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    Harrison writes of Anti-Masonic leader Thaddeus Stevens, "[he is] determined to support [Daniel] Webster under any circumstances or any person but any old Jeffersonian Democrat like myself"

    William Henry Harrison Historically Important Autograph Letter Signed "W. H. Harrison", 3.5 pages, 7.5" x 12", front and verso. Cincinnati, November 25, 1835. To William Ayres, in Harrisburg, Pennsylvania. Ayres, a lawyer, served in the Pennsylvania House of Representatives at Harrisburg from 1833-1835. An Anti-Mason, he worked closely with colleague Thaddeus Stevens and was a supporter of Joseph Ritner, the Anti-Masonic party candidate elected Governor of Pennsylvania earlier in November.

    In part: "I received yesterday a letter from Mr. [Thaddeus] Stevens...He declines publishing my letter because, as he says, it will create an insurmountable barrier between the Anti-Masons & myself. His object seems to be to procure from me a declaration that I will, if elected, appoint no adhering Mason to office in anti-Mason states. This appears to me to be new ground taken by the Anti-Masons and which cannot but result in injury to their cause - could any President make the declaration that he would be governed by that principle & decline to act upon the converse proposition in states where the anti-Masons were in a majority? Indeed it would be very questionable whether Pennsyl[vani]a could be called in strict propriety an anti-Masonic state. Our friend [Joseph] Ritner did not obtain a majority of the whole number of of [sic] votes taken at the last election. I am decidedly of opinion that an irreperable [sic] blow would be given to the Anti-Masonic cause by the adoption of the course recommended by Mr. Stevens. No person who would avow such principles can possibly be elected to the Presidency. He would not get an Electoral vote in one of the Western States. And I think it extremely probable that the avowal of such sentiments would be the means of concentrating an opposition in the Senate of the United States against the anti Masonic interest sufficiently strong to prevent the passage of an anti-Masonic nomination." While in 1835 no U.S. Senator was serving as a member of the Anti-Masonic party, 14 Congressman were: eight from Pennsylvania, one from Ohio, and five from New England.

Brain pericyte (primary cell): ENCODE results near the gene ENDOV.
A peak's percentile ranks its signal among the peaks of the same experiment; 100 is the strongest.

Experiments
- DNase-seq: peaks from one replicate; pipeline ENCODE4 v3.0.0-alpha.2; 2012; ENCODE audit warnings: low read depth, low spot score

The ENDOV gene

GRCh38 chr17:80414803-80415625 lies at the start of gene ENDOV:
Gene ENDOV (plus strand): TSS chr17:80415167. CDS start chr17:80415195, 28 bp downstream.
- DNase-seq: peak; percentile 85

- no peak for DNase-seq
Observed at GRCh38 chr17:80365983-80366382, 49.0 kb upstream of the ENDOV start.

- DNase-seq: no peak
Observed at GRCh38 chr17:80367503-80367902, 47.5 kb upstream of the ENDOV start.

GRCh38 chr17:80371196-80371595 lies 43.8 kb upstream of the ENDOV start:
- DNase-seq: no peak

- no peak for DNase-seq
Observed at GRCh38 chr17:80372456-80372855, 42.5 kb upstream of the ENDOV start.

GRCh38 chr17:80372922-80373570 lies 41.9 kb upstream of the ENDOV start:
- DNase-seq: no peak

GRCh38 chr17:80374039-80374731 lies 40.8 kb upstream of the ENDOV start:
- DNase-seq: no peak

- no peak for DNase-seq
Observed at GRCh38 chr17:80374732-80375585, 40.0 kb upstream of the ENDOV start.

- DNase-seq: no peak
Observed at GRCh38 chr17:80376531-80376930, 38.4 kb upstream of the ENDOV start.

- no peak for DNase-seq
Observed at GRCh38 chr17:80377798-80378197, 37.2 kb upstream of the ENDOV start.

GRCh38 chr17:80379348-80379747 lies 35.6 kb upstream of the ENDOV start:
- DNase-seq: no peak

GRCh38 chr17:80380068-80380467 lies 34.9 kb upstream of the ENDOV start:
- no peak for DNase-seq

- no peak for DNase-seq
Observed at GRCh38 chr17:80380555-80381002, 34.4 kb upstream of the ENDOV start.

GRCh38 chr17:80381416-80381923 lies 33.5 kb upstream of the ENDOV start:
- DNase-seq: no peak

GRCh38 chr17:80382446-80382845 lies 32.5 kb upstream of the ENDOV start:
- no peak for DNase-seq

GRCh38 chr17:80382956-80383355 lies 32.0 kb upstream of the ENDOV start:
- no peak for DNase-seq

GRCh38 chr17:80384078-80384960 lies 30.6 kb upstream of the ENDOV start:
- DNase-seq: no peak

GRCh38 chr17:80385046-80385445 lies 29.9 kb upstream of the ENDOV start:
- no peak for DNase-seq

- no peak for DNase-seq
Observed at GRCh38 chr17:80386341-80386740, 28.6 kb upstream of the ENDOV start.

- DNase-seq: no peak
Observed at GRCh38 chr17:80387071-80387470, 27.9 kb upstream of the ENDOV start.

Harrison continues, "Mr. Stevens forgets that the President whom the anti-Masons might elect could do them little or no good if the Senate were opposed to them...I do not mean to express any opinion which should govern the appointments to office in Pennsyl[vani]a - I confine myself exclusively in my remarks to the Govt of the U States...If I understand Mr Stevens aright the only fault he now finds in my course is that of my being unwilling to pledge myself to appoint no adhering Mason to office in an anti-Masonic state. Now even if I were determined to do so I would not pledge myself to do it - for I set out with a determination to make no pledges - If the Anti Masons rely upon my openly avowed opinions against Masonry one would suppose that they ought to be satisfied with the certainty of their having a full proportion of my confidences...Can it be possible that the anti-Masons will nominate a candidate who will not get a single electoral vote in any of the Western states or South of the Potomac? I refer to Mr [John Quincy] Adams not to Mr [Daniel] Webster. Mr. Stevens' course here is attributed to his Federalism & that he had determined to support Mr. Webster under any circumstances or any other person but any old Jeffersonian Democrat like myself. I however think that he is really sincere in saying that he would have preferred me if I could have come up to his standards of anti-Masonry. But will Mr. Webster or any of the other persons who have been thought of for the Presidency go further than I go? Perhaps Mr. Adams might - but what earthly chance could he stand to succeed." Harrison had been elected to the U.S. Senate in 1824 as a Pro-Adams candidate, serving from 1825-1828 when Pres. J.Q. Adams appointed him U.S. Minister to Colombia.